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10 min reading time
This may be a sobering post for entrepreneurs.
You may be working on the wrong project.
Go pick a bigger one.
That’s essentially what a panel of experts told me this month at the IN3 conference in San Francisco. We were discussing financing options for medtech startups.
Read the entire transcript at http://medgroup.biz/startup-financing
I asked, “What about the guy who has the $10 or $20 million idea, where does he go?”
Serial entrepreneur Danny Sachs answered, “Pick another project,” and continued, “I mean, you’re going to spend as much time and sweat on a $10 million idea as a $500 million idea.”
Fellow entrepreneur Scott Wolf added, “We all basically agree with that. There’s only one way to exit on an idea for investors or founders to make money on an idea: Sell to a big company.
Big companies aren’t interested in $10 million ideas unless they fill some specific niche you’re not going to go after and invent. It’s just too hard to turn that into investor returns.”
VC Trevor Moody wasn’t as declarative, saying, “I do agree market size is incredibly important. There are some exceptions but you’d better really know what you’re doing and not be fooling yourself.”
You see, I get a lot of private emails from members asking if I know funding sources for them. I told the panel, “I don’t want to just say, ‘Hey sorry, Man, you’re out of luck.'”
And Danny replied, “I think actually that is being helpful.”
The panel agreed.
“You don’t want someone to sink seven years of their life into a project that’s not going to go anywhere.
It’s not like there’s a lack of large market opportunities.” And Danny concluded, “Just steer them in another direction.”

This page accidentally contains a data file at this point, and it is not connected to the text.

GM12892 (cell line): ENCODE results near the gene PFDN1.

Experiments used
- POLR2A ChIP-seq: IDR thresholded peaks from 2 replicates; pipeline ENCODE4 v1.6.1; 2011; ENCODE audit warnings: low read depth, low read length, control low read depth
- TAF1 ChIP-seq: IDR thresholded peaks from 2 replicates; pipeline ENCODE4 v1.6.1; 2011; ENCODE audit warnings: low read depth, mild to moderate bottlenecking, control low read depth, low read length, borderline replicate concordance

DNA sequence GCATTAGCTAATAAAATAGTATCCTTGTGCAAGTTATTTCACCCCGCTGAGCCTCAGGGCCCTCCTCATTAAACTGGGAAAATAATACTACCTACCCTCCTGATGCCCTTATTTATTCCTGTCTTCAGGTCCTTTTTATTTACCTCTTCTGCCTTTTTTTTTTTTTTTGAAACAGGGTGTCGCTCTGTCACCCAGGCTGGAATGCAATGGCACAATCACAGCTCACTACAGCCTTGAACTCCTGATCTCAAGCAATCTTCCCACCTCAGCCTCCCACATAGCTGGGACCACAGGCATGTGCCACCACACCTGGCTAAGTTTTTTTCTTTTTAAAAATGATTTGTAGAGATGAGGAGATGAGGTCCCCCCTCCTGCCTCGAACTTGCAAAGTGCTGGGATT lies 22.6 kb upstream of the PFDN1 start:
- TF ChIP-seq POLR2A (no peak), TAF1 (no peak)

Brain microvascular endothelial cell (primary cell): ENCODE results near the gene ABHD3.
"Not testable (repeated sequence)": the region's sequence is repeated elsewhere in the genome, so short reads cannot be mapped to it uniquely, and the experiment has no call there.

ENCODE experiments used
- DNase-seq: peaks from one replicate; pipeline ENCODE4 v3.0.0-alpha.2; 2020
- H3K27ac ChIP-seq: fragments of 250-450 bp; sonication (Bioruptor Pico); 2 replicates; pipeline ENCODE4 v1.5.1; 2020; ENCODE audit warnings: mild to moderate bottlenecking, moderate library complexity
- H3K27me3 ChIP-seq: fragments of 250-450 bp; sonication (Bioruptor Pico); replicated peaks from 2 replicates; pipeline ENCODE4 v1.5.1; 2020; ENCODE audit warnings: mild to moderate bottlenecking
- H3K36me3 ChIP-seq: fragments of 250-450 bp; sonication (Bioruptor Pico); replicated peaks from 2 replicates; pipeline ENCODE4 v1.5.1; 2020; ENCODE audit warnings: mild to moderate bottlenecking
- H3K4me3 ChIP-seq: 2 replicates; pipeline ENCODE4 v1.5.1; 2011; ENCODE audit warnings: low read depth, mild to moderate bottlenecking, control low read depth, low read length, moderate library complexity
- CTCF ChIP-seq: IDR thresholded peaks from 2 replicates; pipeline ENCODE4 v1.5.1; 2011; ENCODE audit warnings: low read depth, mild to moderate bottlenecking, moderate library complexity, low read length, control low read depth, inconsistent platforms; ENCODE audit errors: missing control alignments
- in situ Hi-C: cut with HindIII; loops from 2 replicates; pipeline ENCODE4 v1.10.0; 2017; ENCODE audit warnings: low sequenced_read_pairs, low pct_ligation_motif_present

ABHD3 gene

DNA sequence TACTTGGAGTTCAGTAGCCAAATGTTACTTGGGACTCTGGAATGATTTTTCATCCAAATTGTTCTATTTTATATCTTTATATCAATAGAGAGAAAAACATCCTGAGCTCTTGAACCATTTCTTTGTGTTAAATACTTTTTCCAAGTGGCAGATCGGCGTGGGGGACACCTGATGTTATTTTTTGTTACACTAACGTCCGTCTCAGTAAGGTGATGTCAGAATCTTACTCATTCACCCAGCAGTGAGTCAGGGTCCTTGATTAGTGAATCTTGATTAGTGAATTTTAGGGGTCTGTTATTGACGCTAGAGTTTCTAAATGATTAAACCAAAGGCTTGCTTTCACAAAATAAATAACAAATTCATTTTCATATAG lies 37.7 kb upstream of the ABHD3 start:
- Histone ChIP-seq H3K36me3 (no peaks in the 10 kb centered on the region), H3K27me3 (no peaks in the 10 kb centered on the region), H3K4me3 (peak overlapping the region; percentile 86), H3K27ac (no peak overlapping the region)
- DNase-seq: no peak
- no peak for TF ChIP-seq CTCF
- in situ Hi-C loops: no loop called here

There’s much more to the discussion at http://medgroup.biz/startup-financing – we touched on topics relevant to every medical device company seeking funding.
So? What do you think of the panel’s advice?
Should you abandon ideas smaller than $20 million?
OTHER FINANCING DISCUSSIONS WE’VE HAD
How to Get Money for MedDev Startups
Creative Funding in a Difficult Medical Device Environment
Looking to invest in medtech? (list yourself)
Start-ups looking for capital (list yourself)
How much money do you need to raise?
Why can’t I get my start-up funded?
What 3 things must a startup do to get funding?
Is a prototype enough?
Medical Device Funding’s Dead Zone
The MedDevice Company That Broke Crowd-Funding Records
How to help members who need A LOT of help?
MEET FINANCING EXPERTS
Rick Baron, currently serving as CFO for Globus Medical, one of four medtech companies to go public in 2012, is a featured speaker at the 2015 10x Medical Device Conference. See http://medgroup.biz/About-10x for details and a brochure.
Among the topics:
Admission prices go up at month’s end, order today.
Know folks who would have benefited from this discussion?
Invite them to join the group! http://linkd.in/MDGroup
Make it a great week.
P.S. That link to meet CFO Rick Baron in San Diego (May 4-6, 2015): http://medgroup.biz/About-10x